AstraZeneca and Oxford University have set themselves the most ambitious target in terms of volumes of vaccines in 2021, aiming to produce up to 3 billion doses worldwide. This will be done via a network of partners, including India’s Serum Institute, the world’s biggest manufacturer of vaccines.
However, it is the mRNA vaccine companies that have made the best start to the delivery of doses. The Chatham House document stated that these account for around 45% of vaccine production to date.
Perhaps the clearest picture comes from Europe, where the European Commission is embroiled in an ongoing row with AstraZeneca about lower-than-expected volumes of vaccines in the first quarter of 2021.
Meanwhile the Commission increased its orders from Pfizer/BioNTech and Moderna. AZ’s agreement is to supply it with 400 million doses by the end of the year, but may struggle to achieve this, whereas Moderna has expanded its deal to 420 million doses by year end, and Pfizer aims to deliver 500 million doses, with an option to raise this to 600 million doses.
There are undoubtedly many factors which have influenced these contrasting performances, including, perhaps, AZ’s leading commitment to supplying low- and middle-income countries. But some inherent advantages of mRNA platforms over other technologies look to be coming to fruition.
Zoltán Kis, a research associate in the Future Vaccine Manufacturing Hub at the Centre for Process Systems Engineering based at London’s Imperial College, said the success of the two leading mRNA vaccines in manufacturing has been astonishing. “These platforms have shown that they are capable of making vaccine candidates far quicker than older technologies. And this has been done even before these platforms have been validated. It is the first time they have been used at scale, and they still managed to come out ahead of the game.”
What has been the key to the success of the mRNA process so far?
The core reason lies in the fact that the mRNA vaccine production process is largely chemical in nature rather than biological processes the other platforms rely on.
First, a plasmid DNA template for the mRNA drug substance is produced via biological fermentation, and then an enzyme-catalysed in-vitro transcription process produces the mRNA drug substance that codes for the desired protein, in this case the SARS-CoV-2 spike protein.
The raw mRNA must then be made biologically active via chemical processes called capping and stabilization. The fragile mRNA needs to remain intact inside the body long enough to penetrate into cells where it can pass on its instructions to produce the spike proteins. This is achieved by encapsulating it within lipid nanoparticles (LNPs).
These LNPs are made up of a blend of cholesterol and cationic or PEGylated lipids. The mRNA is then encapsulated within this LNP shell via a microfluidic or nanofluidic mixing operation. Once the mRNA drug substance is formulated into LNPs, it then undergoes fill-and-finish as well as quality assurance and quality control, in much the same way as other vaccines.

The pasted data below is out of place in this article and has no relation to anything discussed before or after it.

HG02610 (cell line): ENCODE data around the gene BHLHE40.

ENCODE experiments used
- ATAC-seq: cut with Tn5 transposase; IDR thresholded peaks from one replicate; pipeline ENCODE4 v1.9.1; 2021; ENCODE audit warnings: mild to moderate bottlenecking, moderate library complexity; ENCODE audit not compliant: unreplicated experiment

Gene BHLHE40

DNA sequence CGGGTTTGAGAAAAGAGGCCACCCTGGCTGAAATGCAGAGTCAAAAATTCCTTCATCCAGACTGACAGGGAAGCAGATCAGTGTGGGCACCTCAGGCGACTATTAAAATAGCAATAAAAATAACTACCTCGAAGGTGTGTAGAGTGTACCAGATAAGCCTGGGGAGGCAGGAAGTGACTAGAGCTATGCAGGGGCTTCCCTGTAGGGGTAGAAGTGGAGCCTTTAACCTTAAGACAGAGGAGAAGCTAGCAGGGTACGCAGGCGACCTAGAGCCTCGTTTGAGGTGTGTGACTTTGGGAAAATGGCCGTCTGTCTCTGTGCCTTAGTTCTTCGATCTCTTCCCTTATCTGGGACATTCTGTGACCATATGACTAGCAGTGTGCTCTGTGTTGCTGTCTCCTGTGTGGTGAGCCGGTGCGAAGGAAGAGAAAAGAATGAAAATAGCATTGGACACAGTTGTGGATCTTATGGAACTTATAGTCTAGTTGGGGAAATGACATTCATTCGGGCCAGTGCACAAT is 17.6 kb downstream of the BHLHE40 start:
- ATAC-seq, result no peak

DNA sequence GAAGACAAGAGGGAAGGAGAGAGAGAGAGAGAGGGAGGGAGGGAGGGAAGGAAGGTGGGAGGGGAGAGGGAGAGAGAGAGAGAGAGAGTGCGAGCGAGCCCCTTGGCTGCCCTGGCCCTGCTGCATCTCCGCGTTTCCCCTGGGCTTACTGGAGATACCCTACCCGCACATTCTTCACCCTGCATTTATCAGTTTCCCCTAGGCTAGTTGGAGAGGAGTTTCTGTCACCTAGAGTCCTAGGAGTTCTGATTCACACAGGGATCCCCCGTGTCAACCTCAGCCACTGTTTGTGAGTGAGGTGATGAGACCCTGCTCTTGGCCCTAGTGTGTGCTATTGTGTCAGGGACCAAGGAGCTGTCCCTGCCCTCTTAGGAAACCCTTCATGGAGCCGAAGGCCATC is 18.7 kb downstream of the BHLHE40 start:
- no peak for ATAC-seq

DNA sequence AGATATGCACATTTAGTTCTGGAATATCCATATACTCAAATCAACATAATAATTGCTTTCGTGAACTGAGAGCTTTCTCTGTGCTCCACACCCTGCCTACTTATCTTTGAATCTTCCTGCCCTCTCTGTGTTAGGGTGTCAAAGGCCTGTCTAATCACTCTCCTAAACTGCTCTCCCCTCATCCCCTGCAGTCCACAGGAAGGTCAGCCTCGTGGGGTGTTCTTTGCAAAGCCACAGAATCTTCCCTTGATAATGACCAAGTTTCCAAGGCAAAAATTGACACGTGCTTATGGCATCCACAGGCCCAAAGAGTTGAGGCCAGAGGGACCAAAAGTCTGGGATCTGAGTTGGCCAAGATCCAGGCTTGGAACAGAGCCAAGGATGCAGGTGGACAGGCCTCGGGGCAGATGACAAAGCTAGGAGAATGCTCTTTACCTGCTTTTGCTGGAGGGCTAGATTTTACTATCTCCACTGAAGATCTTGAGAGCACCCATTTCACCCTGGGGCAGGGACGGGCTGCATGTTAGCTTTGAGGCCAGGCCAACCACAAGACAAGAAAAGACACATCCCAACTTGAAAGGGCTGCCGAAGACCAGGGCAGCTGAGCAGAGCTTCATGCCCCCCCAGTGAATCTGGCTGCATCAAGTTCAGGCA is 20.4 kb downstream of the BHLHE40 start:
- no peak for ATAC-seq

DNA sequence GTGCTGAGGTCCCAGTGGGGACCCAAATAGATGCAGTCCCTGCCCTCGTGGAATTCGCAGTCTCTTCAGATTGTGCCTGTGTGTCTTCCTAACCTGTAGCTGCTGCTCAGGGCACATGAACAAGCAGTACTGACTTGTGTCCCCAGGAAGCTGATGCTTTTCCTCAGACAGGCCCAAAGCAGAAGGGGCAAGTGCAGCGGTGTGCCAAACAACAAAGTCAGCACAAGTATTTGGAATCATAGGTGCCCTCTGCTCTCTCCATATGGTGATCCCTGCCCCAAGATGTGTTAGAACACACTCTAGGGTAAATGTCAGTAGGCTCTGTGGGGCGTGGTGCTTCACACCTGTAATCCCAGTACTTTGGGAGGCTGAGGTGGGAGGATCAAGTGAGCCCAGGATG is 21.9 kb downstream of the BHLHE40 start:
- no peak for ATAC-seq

The beauty of the mRNA vaccine process is that it uses the patient’s own body to ‘manufacture’ the antigen – simply passing on the instructions for generating the spike protein to cells, which the immune system then identifies and generates antibodies against.
This is in contrast to the other technologies where either an inactivated version of the virus itself, a protein subunit fragment, or another (inert) virus is used to carry in the instructions.
That allows mRNA vaccines to bypass the complexities of growing a cell culture, as required in these other platforms, such as AstraZeneca’s viral vector-based vaccine. “You have living cells [in the bioreactor] which you have to keep happy, so that they can produce the virus It's not an easy task, they have to be kept in a happy state to produce the virus, and things can go wrong with a huge population of cells,” noted Zoltán.
mRNA vaccines also have the clear advantage of being more easily scalable compared to cell based vaccines: if you optimize the process at the lab scale in a viral vector production, for instance, this has to be reproduced from scratch at commercial scale, where the mixing process, temperatures and pressures are all different at this larger volume.
However, the mRNA vaccines have not been without their own pinch points.
In early March, Stéphane Bancel gave evidence to the European Parliament’s health committee, which wanted to know how production could be ramped up to meet the EU’s requirements.
He described how vulnerable vaccine manufacturing was in its start-up phase, and how one faulty pump set its EU manufacturing back by weeks.
“The team… worked day and night to replace the pump, but because we have to make medicine, safety and quality is non-negotiable. And the regulators, rightly so, asked us to document that the pump was being used in accordance to what the product was designed for,” he explained.
There are plenty of other bottlenecks, and shortages of key raw materials for the vaccines, including a shortage of the LNPs, a vital ingredient.
Strengthening defenses against COVID-19 and reducing the risk of future coronavirus pandemics, by optimizing current vaccines, addressing variants of concern, developing next-generation COVID-19 vaccines, and initiating the development of broadly protective or universal coronavirus vaccines.
Developing vaccines for known threats, to include completing the development of vaccines for Chikungunya, Lassa Fever, Nipah and MERS, advancing the development of vaccines against Rift Valley Fever, and completing additional clinical trials to broaden the populations eligible for the Ebola vaccines.